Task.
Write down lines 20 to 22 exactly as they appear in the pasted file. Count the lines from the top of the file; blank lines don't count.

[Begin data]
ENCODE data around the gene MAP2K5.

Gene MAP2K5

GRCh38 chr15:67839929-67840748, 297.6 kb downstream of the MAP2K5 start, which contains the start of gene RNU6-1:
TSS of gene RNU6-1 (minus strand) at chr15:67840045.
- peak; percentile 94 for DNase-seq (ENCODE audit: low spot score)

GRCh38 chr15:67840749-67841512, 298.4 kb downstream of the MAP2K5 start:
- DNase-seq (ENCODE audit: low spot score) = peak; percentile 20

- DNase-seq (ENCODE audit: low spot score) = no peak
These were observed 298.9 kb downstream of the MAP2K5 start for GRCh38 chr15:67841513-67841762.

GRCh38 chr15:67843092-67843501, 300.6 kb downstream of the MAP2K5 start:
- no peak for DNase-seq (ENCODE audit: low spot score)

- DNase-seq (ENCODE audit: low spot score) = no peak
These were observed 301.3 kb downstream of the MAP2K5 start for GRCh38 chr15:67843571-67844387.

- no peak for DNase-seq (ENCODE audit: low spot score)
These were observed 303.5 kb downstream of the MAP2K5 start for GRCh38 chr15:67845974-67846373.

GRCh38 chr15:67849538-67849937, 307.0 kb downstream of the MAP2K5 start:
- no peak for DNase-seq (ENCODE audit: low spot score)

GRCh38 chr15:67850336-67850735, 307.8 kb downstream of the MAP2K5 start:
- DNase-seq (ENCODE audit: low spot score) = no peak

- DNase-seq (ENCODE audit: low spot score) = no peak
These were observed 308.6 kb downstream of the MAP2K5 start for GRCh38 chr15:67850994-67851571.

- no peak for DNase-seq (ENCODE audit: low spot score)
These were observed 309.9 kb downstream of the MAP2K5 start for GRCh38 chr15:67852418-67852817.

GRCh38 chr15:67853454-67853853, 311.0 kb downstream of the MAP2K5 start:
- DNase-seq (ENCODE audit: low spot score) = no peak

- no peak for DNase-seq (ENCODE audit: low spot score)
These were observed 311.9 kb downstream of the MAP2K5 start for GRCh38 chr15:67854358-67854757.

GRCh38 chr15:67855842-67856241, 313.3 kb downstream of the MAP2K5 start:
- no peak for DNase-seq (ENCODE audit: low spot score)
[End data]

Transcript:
- DNase-seq (ENCODE audit: low spot score) = no peak
These were observed 308.6 kb downstream of the MAP2K5 start for GRCh38 chr15:67850994-67851571.

- no peak for DNase-seq (ENCODE audit: low spot score)